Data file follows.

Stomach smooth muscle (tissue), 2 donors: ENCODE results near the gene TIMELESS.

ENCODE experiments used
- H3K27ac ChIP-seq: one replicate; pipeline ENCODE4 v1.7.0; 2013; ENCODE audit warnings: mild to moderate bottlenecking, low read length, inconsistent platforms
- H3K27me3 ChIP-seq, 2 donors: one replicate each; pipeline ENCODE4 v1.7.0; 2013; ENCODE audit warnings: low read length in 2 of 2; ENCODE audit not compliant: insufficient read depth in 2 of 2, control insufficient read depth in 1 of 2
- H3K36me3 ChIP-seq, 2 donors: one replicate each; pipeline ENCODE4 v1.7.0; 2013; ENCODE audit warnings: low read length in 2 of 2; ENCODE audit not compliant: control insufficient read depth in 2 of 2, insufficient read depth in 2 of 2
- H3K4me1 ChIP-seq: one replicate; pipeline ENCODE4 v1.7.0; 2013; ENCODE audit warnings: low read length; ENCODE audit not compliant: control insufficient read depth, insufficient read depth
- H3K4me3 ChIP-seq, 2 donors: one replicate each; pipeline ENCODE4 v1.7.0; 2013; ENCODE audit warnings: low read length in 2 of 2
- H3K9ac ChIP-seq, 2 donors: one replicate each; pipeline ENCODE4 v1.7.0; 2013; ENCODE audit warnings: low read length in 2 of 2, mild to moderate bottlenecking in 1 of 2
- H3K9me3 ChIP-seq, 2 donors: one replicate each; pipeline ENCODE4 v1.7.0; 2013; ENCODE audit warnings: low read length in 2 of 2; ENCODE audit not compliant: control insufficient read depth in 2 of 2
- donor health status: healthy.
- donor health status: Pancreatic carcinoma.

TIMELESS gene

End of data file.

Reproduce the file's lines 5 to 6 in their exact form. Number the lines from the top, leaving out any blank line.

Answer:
- H3K36me3 ChIP-seq, 2 donors: one replicate each; pipeline ENCODE4 v1.7.0; 2013; ENCODE audit warnings: low read length in 2 of 2; ENCODE audit not compliant: control insufficient read depth in 2 of 2, insufficient read depth in 2 of 2
- H3K4me1 ChIP-seq: one replicate; pipeline ENCODE4 v1.7.0; 2013; ENCODE audit warnings: low read length; ENCODE audit not compliant: control insufficient read depth, insufficient read depth